Will Azerbaijan Attend the NATO Summit? Expert Jasur Mammadov Weighs In

In a notable development, Azerbaijan has been extended an invitation to the upcoming NATO summit in Washington, an event set to host 30 NATO partner countries. This announcement came from James O'Brien, the U.S. Assistant Secretary of State for European and Eurasian Affairs, during his visit to Baku. "Secretary of State Anthony Blinken is organizing this summit for all partners, including Azerbaijan and Armenia," O'Brien confirmed.

While Armenia has promptly accepted the invitation, Azerbaijan has yet to issue an official response. This hesitation has sparked discussions and speculations among political analysts and experts in the region.

On June 2, Colonel General Kerim Veliyev, Azerbaijan's First Deputy Minister of Defense and Chief of the General Staff, met with Major General Stefan Fix, the Deputy Chief of Staff of NATO's Joint Forces Command in Brunsum, who was visiting Baku. Veliyev expressed optimism about continuing mutually beneficial relations between Azerbaijan and NATO, indicating a potential positive response to the summit invitation.

However, the geopolitical implications of Azerbaijan's participation have not gone unnoticed. Moscow and Tehran have expressed clear discomfort with these developments. Jasur Mammadov, head of the Institute of Caspian Military Studies, shared his insights in the program "A Difficult Question," hosted by journalist Kamran Mahmudov.

Mammadov highlighted Azerbaijan's 30-year history of cooperation with NATO, emphasizing the strategic advantages gained from these relations. "Azerbaijan and Armenia were invited to the NATO summit as countries without mutual conflicts, a significant change from the pre-2020 era," Mammadov noted. He argued that the current peace in the region should encourage both countries to leverage their NATO ties fully.

The reaction from Russia underscores the sensitivity of the issue. Russian Foreign Ministry representative Karasin issued a warning that NATO's growing influence aims to draw Azerbaijan and Armenia away from Russian orbit. This was the first instance where both countries were jointly mentioned in such a context by the Kremlin.

Mammadov underscored the necessity for South Caucasus nations to balance Russian concerns through diplomatic channels. Despite Baku's official stance of non-alignment, its military development closely follows NATO standards, primarily influenced by its robust defense relationship with Turkey, a leading NATO member. "While Azerbaijan's policy of non-alignment is currently a diplomatic balancing act, it will eventually need to make a definitive choice," Mammadov predicted.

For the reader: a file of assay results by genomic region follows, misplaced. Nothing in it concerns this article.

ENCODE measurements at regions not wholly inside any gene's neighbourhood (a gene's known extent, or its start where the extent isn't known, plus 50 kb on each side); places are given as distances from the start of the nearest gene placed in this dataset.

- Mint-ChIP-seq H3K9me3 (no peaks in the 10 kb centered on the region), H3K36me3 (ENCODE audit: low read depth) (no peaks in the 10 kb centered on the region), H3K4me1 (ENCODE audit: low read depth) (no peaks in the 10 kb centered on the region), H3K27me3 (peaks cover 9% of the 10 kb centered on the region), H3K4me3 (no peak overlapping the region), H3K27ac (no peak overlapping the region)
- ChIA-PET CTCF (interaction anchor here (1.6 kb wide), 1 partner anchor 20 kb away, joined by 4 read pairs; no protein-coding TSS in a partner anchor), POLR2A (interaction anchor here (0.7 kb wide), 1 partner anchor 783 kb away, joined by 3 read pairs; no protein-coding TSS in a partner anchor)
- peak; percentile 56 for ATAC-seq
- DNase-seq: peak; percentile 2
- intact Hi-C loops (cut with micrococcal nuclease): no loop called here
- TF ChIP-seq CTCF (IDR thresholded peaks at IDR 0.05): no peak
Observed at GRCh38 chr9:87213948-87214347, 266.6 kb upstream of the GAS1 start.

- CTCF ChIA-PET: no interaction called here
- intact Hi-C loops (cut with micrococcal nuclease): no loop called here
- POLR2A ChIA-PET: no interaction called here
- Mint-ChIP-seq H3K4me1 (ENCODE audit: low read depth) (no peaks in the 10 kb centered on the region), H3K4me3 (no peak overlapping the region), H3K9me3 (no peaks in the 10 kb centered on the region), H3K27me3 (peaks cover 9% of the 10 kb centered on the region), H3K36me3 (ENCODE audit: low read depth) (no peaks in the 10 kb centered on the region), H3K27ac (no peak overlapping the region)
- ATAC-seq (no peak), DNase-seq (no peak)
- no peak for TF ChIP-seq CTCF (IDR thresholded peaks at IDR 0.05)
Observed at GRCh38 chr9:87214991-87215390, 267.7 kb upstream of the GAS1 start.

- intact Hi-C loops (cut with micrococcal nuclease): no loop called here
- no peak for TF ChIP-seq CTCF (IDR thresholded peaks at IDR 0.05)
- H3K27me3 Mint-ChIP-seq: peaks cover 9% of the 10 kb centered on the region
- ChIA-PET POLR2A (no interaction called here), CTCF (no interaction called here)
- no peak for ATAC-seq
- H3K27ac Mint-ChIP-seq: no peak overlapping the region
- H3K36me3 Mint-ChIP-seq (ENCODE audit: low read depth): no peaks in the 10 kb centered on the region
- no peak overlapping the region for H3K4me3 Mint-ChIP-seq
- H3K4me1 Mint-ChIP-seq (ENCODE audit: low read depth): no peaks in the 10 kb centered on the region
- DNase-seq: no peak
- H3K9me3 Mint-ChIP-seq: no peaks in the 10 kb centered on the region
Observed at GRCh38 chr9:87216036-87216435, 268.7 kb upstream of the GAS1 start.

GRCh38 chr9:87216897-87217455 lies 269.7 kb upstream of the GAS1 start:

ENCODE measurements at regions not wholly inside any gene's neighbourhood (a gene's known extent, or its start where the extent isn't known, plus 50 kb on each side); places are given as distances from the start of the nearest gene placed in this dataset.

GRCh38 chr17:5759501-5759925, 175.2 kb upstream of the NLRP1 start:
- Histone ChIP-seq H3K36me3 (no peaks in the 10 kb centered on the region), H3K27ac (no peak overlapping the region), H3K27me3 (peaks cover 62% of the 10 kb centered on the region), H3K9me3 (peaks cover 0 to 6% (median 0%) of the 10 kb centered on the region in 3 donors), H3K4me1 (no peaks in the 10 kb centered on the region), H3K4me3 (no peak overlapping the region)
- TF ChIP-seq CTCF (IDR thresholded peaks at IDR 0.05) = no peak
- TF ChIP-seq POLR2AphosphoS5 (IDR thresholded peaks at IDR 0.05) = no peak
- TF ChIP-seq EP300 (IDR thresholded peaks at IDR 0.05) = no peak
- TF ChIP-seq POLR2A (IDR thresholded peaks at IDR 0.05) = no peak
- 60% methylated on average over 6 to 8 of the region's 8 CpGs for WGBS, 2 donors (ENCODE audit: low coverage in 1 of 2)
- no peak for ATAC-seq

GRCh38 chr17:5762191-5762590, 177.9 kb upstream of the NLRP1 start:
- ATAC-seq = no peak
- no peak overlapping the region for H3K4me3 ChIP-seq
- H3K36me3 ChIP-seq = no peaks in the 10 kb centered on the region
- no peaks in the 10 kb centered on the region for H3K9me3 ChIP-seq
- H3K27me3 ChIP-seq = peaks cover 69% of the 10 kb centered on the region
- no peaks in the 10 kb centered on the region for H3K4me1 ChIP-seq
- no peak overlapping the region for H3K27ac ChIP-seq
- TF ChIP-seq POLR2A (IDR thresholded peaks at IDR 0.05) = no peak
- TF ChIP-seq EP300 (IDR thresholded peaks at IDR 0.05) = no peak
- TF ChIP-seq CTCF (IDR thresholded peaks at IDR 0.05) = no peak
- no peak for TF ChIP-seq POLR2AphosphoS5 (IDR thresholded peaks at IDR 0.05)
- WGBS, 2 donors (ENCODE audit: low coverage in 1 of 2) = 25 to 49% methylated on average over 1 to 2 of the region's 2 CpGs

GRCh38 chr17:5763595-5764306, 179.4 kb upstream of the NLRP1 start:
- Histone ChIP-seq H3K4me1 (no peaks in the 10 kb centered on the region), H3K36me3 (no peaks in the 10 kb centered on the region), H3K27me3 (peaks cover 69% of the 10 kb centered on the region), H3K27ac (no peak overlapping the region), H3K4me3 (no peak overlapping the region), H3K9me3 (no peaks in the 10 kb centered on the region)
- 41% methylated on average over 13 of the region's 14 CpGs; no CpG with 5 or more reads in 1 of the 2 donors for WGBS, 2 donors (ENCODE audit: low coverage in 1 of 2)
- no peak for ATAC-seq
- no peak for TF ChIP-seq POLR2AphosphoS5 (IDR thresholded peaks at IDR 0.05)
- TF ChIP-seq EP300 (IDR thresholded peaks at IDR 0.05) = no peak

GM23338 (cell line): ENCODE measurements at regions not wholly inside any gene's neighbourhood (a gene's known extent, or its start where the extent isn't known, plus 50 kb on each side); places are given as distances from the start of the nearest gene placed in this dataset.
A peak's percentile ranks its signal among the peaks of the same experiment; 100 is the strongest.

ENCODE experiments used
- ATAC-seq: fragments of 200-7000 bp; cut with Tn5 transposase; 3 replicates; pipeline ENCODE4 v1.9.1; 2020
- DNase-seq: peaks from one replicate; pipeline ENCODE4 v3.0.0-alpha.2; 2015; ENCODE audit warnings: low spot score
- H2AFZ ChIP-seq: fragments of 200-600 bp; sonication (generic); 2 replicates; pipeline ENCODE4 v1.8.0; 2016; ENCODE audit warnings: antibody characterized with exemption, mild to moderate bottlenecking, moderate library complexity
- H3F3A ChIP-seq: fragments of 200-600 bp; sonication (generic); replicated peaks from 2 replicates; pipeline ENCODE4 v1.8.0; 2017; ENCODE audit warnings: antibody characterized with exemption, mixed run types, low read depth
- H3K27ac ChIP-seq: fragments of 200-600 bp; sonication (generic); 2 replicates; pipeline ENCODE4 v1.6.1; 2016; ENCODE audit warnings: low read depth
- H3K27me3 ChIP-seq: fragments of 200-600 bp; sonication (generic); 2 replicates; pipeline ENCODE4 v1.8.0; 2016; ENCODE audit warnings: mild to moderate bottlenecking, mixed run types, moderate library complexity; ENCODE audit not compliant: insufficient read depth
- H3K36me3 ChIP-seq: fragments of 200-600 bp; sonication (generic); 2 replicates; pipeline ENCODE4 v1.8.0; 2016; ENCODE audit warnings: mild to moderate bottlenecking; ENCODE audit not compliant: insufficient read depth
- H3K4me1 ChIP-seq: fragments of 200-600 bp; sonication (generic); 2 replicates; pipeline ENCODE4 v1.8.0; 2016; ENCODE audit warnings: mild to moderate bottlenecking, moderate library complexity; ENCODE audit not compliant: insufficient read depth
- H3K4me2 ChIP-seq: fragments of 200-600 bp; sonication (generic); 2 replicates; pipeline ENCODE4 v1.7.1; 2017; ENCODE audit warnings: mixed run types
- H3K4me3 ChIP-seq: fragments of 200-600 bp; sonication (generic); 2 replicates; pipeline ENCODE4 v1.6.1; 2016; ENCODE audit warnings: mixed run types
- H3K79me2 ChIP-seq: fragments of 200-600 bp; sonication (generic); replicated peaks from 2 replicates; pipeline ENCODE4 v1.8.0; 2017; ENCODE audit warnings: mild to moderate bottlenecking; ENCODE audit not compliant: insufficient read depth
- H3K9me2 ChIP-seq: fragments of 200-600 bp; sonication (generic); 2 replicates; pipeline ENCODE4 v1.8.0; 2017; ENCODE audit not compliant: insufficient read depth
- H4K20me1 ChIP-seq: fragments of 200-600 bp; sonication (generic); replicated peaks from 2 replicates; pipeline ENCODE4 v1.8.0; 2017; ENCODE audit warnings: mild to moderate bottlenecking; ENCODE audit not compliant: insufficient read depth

The expert also pointed to Azerbaijan's burgeoning military and economic ties with China, advocating for a well-defined policy towards Beijing. The 2020 Nagorno-Karabakh war has significantly altered regional dynamics, positioning Azerbaijan and Armenia as potential equal partners for NATO, a status unattainable before Azerbaijan's victory.

Energy cooperation with Europe remains a critical aspect of Azerbaijan's foreign policy, which Russia has reluctantly accepted. Should Azerbaijan decline the NATO summit invitation, Mammadov believes that the nation's relations with NATO will persist through other programs and engagements.

Mammadov also discussed recent legislative developments in Azerbaijan, particularly the liberalization of the arms business. New laws now allow private entities to produce and import weapons, potentially easing the state's financial burden. While this move could introduce competitive dynamics in the sector, it also raises concerns about monopolization and the integrity of tender processes.

The expert expressed satisfaction with the reduction in non-combat military casualties in recent months but stressed the need for continued vigilance and support for soldiers' mental health. He recommended the Ministry of Defense implement a specialized program to address suicide rates within the military.

As Azerbaijan weighs its options regarding the NATO summit, the decision will undoubtedly reflect broader strategic considerations, balancing regional alliances and global partnerships. The path forward remains complex, with significant implications for Azerbaijan's future military and diplomatic trajectory.

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